Aldicarb, a pesticide that is applied to the soil in many parts of the United States and that often finds its way into ground-water supplies, has been found to weaken the immune systems of mice exposed to extremely low levels of the substance in their drinking water.

The immune system protects the body against infection by viruses, bacteria and other disease-causing agents. The affected mice have not yet been tested to be sure that their disease resistance is lowered, but it is generally accepted that weakening the immune system makes an individual more likely to catch infections and makes the infections more severe and longer lasting.

Last month, California officials ordered grocers and wholesalers to destroy millions of watermelons after the illnesses of 180 people in four western states and Canada were linked to aldicarb residues.

Aldicarb, sold under the brand name Temik, is manufactured only by Union Carbide in the Institute, W. Va., factory that accidentally released an aldicarb precursor chemical, aldicarb oxime, into the atmosphere this month.

The aldicarb oxime leak at the Institute plant sickened 142 people. That chemical is treated with methyl isocyanate (MIC) to make aldicarb. (MIC is the chemical whose fumes killed more than 2,000 people when it leaked from a Union Carbide plant in Bhopal, India, in December.) It cannot be said whether aldicarb oxime would produce the same immune-suppressing effect as aldicarb.

The aldicarb levels tested for immune-system effects were below those permitted in water by the Environmental Protection Agency and comparable to levels found many times in well water in agricultural areas of several states and Canada.

The University of Wisconsin researchers who tested the chemical were surprised to discover that the lower the dose tested the greater the effect on the immune system.

"It seems crazy, I know. This was completely unexpected and, frankly, we can't explain it," said L. John Olson, an immunologist who led a seven-member research team at Wisconsin's Madison campus.

Olson said research is planned to try to learn the mechanism that produces a dose-response relationship opposite to that known for almost every other toxic substance.

In much higher doses, aldicarb behaves like a conventional toxic substance. It disrupts communication between nerve cells by binding to and disabling a natural substance needed for one nerve cell to relay its signal to another. As a result, larger and larger doses produce more nerve disruption. Low doses produce tremors and blurred vision; higher doses cause paralysis; the highest doses cause fatal coma.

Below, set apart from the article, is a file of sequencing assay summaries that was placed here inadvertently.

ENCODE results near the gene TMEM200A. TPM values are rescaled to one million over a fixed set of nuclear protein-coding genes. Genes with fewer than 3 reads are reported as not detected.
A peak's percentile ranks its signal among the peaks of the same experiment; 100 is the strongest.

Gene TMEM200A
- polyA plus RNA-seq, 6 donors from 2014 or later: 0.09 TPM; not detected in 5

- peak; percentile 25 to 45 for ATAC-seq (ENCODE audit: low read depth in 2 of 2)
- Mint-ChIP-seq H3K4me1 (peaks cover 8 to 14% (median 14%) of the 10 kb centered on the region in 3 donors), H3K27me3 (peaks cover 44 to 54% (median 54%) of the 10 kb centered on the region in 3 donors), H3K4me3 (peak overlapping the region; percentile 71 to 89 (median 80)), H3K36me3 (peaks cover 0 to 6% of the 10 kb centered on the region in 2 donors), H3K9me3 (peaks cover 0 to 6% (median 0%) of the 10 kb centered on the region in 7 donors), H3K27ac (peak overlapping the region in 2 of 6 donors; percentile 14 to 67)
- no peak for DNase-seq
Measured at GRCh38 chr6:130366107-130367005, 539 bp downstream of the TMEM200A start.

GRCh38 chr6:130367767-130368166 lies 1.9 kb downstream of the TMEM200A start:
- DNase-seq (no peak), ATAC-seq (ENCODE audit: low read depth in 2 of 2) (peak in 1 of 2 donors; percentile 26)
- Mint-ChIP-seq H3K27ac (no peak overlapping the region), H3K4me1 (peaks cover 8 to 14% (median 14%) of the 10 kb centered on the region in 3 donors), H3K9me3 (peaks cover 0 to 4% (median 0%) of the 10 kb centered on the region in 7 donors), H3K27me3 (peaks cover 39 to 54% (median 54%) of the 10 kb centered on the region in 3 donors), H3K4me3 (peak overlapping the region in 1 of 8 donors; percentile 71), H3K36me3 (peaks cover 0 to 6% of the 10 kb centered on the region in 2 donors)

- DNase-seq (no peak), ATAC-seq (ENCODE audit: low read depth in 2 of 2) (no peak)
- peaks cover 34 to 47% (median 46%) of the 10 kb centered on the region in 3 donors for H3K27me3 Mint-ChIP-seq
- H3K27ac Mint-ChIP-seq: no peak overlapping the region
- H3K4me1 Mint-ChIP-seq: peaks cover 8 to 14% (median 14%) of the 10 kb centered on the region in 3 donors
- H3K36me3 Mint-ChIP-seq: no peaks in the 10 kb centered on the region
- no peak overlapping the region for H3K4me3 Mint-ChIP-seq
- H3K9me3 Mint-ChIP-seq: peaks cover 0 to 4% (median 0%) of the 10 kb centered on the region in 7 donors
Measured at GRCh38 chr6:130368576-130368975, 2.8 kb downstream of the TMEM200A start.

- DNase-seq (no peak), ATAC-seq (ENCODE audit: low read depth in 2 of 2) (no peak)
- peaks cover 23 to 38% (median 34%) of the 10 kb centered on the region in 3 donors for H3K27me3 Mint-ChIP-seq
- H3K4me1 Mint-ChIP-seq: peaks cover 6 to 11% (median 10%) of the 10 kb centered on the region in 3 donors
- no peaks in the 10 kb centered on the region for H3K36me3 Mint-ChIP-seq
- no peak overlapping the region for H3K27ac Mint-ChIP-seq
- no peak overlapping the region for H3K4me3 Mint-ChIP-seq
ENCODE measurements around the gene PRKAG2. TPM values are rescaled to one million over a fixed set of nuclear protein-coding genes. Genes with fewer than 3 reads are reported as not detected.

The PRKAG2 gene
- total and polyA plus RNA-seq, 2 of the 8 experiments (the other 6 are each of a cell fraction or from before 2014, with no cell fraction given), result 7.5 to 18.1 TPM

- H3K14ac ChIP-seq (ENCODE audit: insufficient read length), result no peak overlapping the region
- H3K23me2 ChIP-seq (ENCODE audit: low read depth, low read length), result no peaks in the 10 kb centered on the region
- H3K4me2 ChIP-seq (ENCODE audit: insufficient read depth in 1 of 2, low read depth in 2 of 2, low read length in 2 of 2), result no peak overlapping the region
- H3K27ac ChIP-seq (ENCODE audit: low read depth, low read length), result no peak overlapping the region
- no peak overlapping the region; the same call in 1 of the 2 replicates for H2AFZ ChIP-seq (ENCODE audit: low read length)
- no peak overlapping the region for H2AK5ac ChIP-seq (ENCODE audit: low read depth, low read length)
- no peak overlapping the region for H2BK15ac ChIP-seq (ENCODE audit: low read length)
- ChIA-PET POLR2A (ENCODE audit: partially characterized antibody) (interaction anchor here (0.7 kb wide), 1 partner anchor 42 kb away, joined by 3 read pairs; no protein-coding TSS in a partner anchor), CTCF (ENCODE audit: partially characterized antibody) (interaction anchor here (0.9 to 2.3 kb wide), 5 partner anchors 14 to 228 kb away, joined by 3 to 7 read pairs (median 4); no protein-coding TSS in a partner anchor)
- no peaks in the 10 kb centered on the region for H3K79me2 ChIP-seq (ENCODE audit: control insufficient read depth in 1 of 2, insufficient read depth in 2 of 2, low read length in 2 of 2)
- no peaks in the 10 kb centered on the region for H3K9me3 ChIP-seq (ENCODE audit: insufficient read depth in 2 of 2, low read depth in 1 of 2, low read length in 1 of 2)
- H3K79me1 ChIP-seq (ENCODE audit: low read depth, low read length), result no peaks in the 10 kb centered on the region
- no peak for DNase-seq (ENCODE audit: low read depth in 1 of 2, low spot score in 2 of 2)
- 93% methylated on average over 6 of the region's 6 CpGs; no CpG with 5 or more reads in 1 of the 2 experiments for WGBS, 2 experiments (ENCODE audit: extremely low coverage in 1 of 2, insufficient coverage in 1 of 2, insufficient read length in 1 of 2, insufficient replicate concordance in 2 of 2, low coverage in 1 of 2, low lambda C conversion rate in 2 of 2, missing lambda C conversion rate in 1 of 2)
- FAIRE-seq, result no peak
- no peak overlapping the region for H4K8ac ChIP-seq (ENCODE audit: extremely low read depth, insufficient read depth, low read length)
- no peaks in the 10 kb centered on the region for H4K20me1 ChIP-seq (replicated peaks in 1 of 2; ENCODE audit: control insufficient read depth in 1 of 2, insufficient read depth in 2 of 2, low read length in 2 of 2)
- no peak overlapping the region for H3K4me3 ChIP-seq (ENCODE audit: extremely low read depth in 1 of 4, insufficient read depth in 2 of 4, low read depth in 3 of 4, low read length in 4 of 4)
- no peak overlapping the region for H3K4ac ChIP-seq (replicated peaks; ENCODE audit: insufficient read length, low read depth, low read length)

The lowest doses that produce nerve effects, however, are far higher than those that produced immune-system effects.

In the experiments, healthy mice were given a normal diet except that their water was laced with aldicarb at specific low concentrations ranging from 1,000 parts per billion (ppb) to 10 ppb. EPA standards for drinking water allow up to 10 ppb. Inspections in Wisconsin, however, have found concentrations up to 100 ppb in drinking water.

After 14 days, the mice were injected with blood cells from sheep, a foreign protein commonly used to stimulate the immune system into destroying the alien blood cells. Samples of mouse blood were then removed and examined for the number of cells of a specific type that produces antibodies, the molecules that attack foreign proteins.

The scientists found that all the mice had fewer such cells than mice drinking plain water and that the reduction was greater the lower the aldicarb level. The mice drinking aldicarb at 10 ppb had only 46 percent as many antibody-producing cells as normal mice.

Startled by the findings, the Wisconsin group repeated the tests and added a still lower aldicarb dose, 1 ppb. The 1 ppb group had only 38 percent as many antibody-producing cells as normal. Tests are under way using still lower doses.

"We have not yet tested such mice to see if there is a corresponding decrease in resistance to infections and disease," said Ronald Hinsdell, another team member. "It's too early to draw any inferences about human health risks."

Aldicarb is used to kill nematodes, tiny worms that feed on plant roots. Approved for use on cotton, potatoes, sugar beets, peanuts and citrus crops, it has been found in ground water in potato-growing areas of Wisconsin, parts of Canada and citrus-growing areas of California and Florida.